September 26, 2019 - by
‘A Tremendous Milestone’: Deckerhoff To Call 500th Florida State Football Game

The Gene Board: Re-live some of Gene Deckerhoff’s most famous calls and catch phrases!

TALLAHASSEE, Fla. – It’s been 40 years, 499 games and 2,065 exclamations of “Touchdown, FSU!”

Yes, Gene Deckerhoff is counting.

Deckerhoff, the radio voice of Florida State football since 1979 and a member of both the FSU Athletics and Florida Sports Halls of Fame, will call his 500th Seminole football game when North Carolina State visits Doak Campbell Stadium on Saturday (7:30 p.m., ACC Network).

“That’s special,” Deckerhoff said. “When you get the job in 1979, number one, do you think you’re going to be blessed to live as many years as I have? And let alone do as many football games as I’ve been able to do?

“Yeah, it’s a tremendous milestone. I thought 400 was big. Now, all of a sudden, it’s 100 more games. I can’t believe it.”

WATCH: profile of Gene Deckerhoff, before his 400th game

Thanks to his booming voice and iconic calls, Deckerhoff may be as synonymous with Florida State football as anyone outside of a certain few players and coaches.

The Jacksonville native chronicled nearly all of the legendary Bobby Bowden’s career, and over the last 40 years he’s called games for three Heisman Trophy winners, three future Pro Football Hall-of-Famers and three national championship teams.

“He’s an FSU great,” FSU head coach Willie Taggart said. “When it’s said and done, Gene’s a Hall-of-Famer and I’m glad to be a part of it. Can’t wait to talk to Gene after the game on Saturday.”

Deckerhoff has also served as the play-by-play voice for FSU men’s basketball since 1976 (that’s 1,252 games) and in that same capacity for the NFL’s Tampa Bay Buccaneers since 1989.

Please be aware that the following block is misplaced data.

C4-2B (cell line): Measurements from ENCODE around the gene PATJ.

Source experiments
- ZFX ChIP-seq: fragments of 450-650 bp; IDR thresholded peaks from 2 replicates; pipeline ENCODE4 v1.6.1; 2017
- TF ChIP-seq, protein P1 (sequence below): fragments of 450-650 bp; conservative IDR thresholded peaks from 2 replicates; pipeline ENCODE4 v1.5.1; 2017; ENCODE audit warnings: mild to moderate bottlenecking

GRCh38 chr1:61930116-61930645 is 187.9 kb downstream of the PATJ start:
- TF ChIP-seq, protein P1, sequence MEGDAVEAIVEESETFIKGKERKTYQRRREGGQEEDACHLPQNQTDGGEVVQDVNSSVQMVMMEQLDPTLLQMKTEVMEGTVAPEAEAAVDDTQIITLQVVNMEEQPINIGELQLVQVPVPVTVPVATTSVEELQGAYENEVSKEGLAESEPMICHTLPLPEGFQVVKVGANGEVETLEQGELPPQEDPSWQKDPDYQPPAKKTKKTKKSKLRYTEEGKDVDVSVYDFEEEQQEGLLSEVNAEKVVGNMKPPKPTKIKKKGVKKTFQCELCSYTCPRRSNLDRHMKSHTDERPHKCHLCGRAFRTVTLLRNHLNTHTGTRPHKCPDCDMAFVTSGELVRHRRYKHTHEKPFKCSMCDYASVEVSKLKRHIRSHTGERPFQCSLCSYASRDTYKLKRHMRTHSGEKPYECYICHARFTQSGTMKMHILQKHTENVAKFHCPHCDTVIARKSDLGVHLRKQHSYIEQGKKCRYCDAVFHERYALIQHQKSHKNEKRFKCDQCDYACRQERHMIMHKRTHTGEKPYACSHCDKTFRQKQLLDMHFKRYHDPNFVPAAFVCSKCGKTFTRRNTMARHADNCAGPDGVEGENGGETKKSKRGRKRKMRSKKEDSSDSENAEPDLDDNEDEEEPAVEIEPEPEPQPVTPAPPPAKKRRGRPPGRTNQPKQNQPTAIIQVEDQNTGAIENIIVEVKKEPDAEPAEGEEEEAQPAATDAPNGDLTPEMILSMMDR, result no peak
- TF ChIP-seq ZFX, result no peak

“To be honest with you, I thought this was my dream job,” Deckerhoff said. “I thought that’s what I’m going to do for the rest of my life.”

There have been a few twists and turns along the way, but, by and large, Deckerhoff was right about that.

In 1979, Deckerhoff was doing TV work for Channel 6 in Tallahassee when the FSU radio job came open. He submitted his resume tape and soon found himself as one of three finalists – a group which, at the time, might have been the most talented to ever go after a college football broadcasting gig:

Deckerhoff, Tom Mees and Craig Sager.

Mees, who had previous radio experience at the University of Delaware, was in the middle of a brief stint at Tallahassee’s Channel 27 and later that year became one of the first on-air personalities at newly-launched ESPN.

And Sager, working at the time in Kansas City, went on to become famous for his work as a sideline reporter during NBA broadcasts.

Deckerhoff thinks his resume tape, which included a Florida State spring game, might have given him an edge.

“I was fortunate,” he said. “We had names like Ron Simmons, Wally Woodham, Jimmy Jordan, and I guess the FSU search committee recognized those names better than Tom’s Delaware Blue Hens.”

Deckerhoff’s career could hardly have gotten off to a better beginning.

On Sept. 8, 1979, Florida State hosted Southern Mississippi and Deckerhoff stepped into the radio booth for game No. 1. The Seminoles scored 14 points in the fourth quarter to overcome an 11-point deficit and win, 17-14.

It was the first of 11 straight victories for FSU, which played in its first Orange Bowl at the end of that season.

A year later, Bowden’s Seminoles went 10-2 and finished with another trip to the Orange Bowl.

“I broadcast 22 games and there was only one loss (in the regular season), and that was by one point,” Deckerhoff said. “So it was a pretty good start.”

As No. 500 approaches, Deckerhoff remains grateful to several people, but two stand out.

First is Andy Miller, the president of Seminole Boosters who hired Deckerhoff as director of electronic media in 1983, then insisted that Deckerhoff remain in his role as play-by-play man when Host Communications later took over FSU’s marketing and communications responsibilities.

And then there’s Bowden, with whom Deckerhoff worked from 1979 until Bowden’s retirement following the 2009 season.